Human Rights in Islam

EENI- School of International Business

Sub-subject: Human Rights in Islam. The Cairo Declaration. Syllabus:

  1. Introduction to Human Rights in Islam
  2. The Cairo Declaration on Human Rights in Islam promulgated by the Organisation of Islamic Cooperation (OIC)
  3. Sources of the Cairo Declaration: the Sharia and the concept “Islam, as a representative of Allah on earth.”
  4. The Universal Declaration of Human Rights (UN) and the Cairo Declaration

علان القاهرة لحقوق الإنسان في الإسلام

Sub-subject “Human Rights in Islam. Cairo Declaration” is studied…
  1. Masters of business (e-learning): International Business (MIB), Muslims Countries
  2. Professional Doctorates (DIB): Ethics, Religion, and Business, Islamic Countries

Learning materials in En or Es Islam Derechos Humanos Fr Islam Pt Islam

Sample of the sub-subject: Human Rights in Islam (Islamic Civilisation)
Human Rights in Islam

Sub-Subject Description: Human Rights in Islam

The “Universal Declaration of Human RightsUnited Nations (1948) has been very criticised by many Muslims especially from Sudan, Pakistan, Iran, and Saudi Arabia, because does not take into consideration the cultural, religious and historical reality, not only of Islam but all the non-Western countries, and therefore they classify it as a declaration of the West.

Some Muslims even believe that this declaration is not compatible with the Sharia.

Many people have described as a response of Islam to the West.

Therefore, in 1990, all the countries of the Organisation of Islamic Cooperation adopted the Cairo Declaration on Human Rights in Islam that as we can verify is mainly based on the Sharia and the concept of “Islam as vicegerent of Allah on earth.”

“All human beings form one family whose members are united by submission to God and descent from Adam. All men are equal in terms of basic human dignity and basic obligations and responsibilities, without any discrimination on the grounds of race, colour, language, sex, religious belief, political affiliation, social status or other considerations.”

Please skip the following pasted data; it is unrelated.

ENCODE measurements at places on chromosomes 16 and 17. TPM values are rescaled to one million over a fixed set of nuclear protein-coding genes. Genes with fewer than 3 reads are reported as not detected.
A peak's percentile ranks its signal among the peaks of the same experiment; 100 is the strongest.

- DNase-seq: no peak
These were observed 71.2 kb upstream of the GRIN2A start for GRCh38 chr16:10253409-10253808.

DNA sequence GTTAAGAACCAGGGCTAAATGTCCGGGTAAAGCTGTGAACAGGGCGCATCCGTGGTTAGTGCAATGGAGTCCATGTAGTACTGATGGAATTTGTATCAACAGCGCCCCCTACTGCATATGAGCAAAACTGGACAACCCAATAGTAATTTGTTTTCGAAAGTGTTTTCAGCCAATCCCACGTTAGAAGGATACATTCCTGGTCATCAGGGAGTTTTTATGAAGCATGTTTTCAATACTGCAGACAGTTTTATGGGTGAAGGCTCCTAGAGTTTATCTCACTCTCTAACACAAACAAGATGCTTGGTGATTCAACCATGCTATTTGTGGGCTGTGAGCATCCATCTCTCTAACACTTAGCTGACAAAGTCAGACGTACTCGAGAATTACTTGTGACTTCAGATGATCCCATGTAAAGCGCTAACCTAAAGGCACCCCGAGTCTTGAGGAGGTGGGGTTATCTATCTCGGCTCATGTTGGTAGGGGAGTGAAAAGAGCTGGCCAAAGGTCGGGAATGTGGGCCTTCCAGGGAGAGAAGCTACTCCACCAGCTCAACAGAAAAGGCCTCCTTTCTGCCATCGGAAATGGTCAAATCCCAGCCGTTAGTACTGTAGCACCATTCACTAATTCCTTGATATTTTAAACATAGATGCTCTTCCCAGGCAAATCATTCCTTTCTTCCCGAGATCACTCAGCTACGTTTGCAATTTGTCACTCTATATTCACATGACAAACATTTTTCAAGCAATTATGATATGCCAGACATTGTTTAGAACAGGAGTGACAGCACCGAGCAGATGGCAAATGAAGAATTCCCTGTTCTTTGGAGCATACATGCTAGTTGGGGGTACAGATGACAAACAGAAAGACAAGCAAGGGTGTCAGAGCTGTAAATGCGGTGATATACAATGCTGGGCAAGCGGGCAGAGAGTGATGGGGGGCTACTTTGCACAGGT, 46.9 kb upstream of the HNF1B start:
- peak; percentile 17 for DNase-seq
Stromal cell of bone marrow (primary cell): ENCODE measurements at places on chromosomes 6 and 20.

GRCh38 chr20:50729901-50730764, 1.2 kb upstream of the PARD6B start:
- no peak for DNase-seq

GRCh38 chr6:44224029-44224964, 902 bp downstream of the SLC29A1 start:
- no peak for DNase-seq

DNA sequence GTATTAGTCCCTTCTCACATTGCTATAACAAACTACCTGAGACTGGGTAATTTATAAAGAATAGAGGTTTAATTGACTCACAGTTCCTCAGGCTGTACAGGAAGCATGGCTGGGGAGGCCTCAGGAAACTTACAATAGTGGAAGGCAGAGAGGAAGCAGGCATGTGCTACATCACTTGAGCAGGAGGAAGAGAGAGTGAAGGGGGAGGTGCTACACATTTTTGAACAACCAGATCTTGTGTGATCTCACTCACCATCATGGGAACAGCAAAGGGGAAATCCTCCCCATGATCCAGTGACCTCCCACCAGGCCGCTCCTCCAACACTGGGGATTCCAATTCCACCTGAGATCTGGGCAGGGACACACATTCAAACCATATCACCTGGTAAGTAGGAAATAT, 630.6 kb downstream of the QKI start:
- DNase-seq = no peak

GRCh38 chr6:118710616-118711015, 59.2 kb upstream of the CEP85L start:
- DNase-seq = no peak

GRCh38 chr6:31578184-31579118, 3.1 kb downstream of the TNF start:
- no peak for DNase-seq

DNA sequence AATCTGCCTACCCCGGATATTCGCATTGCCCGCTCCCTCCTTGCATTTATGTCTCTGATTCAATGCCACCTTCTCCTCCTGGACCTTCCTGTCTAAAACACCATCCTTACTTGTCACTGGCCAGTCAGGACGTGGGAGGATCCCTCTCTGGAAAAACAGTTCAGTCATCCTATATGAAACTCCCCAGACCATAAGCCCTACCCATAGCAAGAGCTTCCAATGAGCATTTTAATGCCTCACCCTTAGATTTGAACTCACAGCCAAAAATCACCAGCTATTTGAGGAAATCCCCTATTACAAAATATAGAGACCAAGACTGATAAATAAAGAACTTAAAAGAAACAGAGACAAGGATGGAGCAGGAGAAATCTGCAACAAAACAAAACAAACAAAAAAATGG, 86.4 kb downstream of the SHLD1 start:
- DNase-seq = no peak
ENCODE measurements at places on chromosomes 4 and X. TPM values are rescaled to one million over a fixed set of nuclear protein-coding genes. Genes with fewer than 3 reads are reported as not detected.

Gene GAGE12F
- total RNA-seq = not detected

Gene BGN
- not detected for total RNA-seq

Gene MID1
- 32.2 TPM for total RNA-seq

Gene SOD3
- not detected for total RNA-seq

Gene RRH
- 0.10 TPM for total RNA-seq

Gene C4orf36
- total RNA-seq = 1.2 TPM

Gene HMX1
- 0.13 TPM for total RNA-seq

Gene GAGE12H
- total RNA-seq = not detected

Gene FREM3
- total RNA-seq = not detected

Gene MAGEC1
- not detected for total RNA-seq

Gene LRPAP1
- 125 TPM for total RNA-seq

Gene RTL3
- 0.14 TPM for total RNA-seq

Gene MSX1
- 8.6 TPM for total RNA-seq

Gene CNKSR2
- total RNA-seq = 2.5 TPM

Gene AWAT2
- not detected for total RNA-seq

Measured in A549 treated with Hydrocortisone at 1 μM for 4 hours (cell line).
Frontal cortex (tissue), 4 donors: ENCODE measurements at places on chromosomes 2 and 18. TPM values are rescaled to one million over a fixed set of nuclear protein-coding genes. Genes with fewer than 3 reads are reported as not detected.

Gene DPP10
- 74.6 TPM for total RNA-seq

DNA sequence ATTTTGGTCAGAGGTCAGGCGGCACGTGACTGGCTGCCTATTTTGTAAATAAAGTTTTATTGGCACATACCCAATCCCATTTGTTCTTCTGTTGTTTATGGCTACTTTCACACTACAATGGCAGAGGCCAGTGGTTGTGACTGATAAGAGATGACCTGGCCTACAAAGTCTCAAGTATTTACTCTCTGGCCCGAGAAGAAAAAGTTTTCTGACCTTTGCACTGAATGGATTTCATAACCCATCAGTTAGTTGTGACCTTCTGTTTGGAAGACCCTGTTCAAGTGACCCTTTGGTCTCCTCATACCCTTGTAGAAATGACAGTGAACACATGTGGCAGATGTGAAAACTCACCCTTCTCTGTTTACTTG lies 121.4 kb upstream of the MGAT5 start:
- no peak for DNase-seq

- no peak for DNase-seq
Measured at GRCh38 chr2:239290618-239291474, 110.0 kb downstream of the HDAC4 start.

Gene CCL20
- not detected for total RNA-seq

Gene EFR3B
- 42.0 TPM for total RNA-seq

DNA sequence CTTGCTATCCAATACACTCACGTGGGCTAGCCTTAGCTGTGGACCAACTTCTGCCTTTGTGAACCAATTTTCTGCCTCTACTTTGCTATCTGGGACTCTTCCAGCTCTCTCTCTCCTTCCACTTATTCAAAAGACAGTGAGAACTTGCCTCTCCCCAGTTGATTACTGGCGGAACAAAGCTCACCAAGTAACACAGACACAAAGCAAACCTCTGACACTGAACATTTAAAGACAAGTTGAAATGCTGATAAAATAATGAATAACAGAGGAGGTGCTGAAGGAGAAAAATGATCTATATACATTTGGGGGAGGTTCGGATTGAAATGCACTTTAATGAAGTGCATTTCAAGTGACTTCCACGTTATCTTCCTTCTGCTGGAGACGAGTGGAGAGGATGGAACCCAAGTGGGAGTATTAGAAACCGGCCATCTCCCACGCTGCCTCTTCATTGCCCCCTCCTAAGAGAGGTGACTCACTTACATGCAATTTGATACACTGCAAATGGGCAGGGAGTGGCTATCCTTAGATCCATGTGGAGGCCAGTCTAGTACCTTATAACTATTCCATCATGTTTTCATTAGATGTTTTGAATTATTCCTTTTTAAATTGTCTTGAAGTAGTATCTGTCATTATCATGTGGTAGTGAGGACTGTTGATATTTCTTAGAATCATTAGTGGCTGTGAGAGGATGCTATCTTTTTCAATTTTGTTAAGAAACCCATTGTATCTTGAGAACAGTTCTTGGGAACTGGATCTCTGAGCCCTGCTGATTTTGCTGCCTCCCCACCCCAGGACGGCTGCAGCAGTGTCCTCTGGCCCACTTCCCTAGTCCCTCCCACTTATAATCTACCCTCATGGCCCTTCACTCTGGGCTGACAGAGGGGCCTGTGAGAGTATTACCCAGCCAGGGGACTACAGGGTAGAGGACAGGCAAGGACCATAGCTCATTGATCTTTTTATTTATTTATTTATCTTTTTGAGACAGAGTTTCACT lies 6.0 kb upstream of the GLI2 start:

This declaration is a guide for all aspects of life.

“Fundamental rights and universal freedoms in Islam are an integral part of the Islamic religion.”

The reference to Sharia in the Cairo Declaration is continuous, in some cases, the rights of women are lower than men's, and based on the concept of the supremacy of Islam.

“All the rights and freedoms stipulated in this Declaration are subject to the Islamic Shari'ah.” (Article 24).

The family is the foundation of society.

The woman is equal to man in human dignity.”

The non-Muslims living in the Muslim Countries with implementation of all or part of the Sharia can see it as a cut of their fundamental freedoms.

The Universal Declaration of Human Rights can be considered as universal or as Western-Christian, and the Cairo Declaration as Muslim. There is not any Hinduism or Buddhist declaration.

However, it is clear that both declarations share common values.

The signatories of the Cairo Declaration on Human Rights in Islam were: Albania, Algeria, Azerbaijan, Bahrain, Bangladesh, Benin, Brunei, Burkina Faso, Cameroon, Chad, the Comoros, Ivory Coast, Egypt, Arab Emirates, Gabon, the Gambia, Guinea, Guinea-Bissau, Guyana, Indonesia, Iran, Iraq, Jordan, Kazakhstan, Kuwait, the Kyrgyz Republic, Lebanon, Libya, Malaysia, Maldives, Mali, Morocco, Malawi, Mozambique, Niger, Nigeria, Oman, Pakistan, Palestinian Territories, Qatar, Senegal, Sierra Leone, Somalia, Sudan, Suriname, Syria, Tajikistan, Togo, Tunisia, Turkey, Turkmenistan, Uganda, Uzbekistan, Yemen, and Djibouti.

Religions, ethics, and business



EENI Business School